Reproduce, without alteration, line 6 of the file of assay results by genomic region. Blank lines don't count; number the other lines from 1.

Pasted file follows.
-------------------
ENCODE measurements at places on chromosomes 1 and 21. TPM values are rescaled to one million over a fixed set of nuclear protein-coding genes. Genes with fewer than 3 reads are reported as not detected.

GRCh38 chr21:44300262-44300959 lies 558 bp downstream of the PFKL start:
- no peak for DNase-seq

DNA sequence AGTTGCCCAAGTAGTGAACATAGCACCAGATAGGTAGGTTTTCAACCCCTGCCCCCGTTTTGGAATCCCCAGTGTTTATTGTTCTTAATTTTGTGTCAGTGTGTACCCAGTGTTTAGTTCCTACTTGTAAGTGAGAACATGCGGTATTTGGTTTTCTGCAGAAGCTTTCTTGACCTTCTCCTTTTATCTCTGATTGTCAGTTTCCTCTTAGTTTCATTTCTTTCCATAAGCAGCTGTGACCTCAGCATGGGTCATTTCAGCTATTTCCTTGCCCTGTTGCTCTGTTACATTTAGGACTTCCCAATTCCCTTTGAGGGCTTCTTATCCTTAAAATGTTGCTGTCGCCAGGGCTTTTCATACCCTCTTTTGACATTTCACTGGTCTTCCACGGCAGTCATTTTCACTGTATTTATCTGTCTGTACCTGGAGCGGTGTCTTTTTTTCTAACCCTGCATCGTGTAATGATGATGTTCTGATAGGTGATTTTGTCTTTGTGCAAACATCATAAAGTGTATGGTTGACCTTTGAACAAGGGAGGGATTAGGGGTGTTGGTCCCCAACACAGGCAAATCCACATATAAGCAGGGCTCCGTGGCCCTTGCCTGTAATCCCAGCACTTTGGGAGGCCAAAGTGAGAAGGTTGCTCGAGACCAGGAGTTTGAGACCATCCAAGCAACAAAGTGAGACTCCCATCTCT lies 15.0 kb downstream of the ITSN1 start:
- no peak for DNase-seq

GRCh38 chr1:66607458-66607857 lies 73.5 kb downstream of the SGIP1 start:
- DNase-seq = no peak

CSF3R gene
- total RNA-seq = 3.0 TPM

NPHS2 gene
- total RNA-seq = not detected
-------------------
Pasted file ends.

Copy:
GRCh38 chr1:66607458-66607857 lies 73.5 kb downstream of the SGIP1 start: